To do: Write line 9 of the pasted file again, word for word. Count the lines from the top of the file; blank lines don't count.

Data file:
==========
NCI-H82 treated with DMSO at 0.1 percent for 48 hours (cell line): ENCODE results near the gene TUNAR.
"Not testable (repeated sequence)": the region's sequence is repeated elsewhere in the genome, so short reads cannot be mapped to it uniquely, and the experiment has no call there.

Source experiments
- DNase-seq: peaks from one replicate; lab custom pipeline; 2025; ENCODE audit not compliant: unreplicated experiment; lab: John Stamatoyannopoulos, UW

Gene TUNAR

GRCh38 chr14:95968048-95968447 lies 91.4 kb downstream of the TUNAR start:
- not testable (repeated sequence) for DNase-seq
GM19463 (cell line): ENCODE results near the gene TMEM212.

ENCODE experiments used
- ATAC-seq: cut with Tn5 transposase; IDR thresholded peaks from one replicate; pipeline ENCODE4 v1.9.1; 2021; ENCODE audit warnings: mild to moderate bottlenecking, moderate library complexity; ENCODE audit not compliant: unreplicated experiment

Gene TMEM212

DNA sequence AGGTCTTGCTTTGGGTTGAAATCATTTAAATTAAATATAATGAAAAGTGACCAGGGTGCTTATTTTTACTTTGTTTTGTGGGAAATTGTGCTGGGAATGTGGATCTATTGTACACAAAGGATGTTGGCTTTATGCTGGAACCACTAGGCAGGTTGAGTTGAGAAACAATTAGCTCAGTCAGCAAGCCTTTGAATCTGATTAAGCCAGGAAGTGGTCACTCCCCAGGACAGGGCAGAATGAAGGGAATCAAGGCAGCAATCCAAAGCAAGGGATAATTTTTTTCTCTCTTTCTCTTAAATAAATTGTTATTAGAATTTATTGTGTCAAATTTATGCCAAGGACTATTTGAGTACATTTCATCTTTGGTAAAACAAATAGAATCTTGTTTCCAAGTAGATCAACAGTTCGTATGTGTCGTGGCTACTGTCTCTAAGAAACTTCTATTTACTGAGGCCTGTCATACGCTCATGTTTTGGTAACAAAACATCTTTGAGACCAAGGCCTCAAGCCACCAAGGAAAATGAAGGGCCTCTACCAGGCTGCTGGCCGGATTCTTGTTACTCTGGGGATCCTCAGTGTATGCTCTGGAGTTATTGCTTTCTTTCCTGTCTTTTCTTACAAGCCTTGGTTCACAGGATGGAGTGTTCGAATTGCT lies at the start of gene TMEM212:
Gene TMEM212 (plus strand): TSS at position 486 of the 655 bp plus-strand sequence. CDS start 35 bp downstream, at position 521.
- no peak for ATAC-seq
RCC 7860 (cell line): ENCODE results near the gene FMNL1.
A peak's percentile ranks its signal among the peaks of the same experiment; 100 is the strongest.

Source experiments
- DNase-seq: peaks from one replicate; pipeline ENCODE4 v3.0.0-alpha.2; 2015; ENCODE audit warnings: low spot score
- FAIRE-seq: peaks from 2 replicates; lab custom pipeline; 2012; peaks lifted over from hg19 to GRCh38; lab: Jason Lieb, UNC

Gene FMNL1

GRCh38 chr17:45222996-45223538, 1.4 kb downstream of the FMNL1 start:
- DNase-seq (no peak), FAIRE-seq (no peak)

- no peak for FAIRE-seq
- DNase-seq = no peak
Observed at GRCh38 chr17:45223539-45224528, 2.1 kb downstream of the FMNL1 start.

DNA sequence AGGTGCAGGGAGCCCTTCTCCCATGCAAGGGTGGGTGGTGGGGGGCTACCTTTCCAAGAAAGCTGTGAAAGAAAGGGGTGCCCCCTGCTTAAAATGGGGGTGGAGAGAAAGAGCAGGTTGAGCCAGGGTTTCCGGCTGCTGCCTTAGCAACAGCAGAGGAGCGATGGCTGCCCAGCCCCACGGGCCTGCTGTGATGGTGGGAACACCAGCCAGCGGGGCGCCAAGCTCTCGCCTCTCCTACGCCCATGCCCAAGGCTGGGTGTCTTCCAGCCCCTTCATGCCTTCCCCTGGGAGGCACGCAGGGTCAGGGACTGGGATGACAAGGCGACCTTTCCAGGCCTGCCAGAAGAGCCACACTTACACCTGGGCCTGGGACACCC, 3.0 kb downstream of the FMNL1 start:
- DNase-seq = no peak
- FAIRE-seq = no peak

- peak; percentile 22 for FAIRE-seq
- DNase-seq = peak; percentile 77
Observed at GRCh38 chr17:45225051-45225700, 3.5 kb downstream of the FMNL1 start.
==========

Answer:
ENCODE experiments used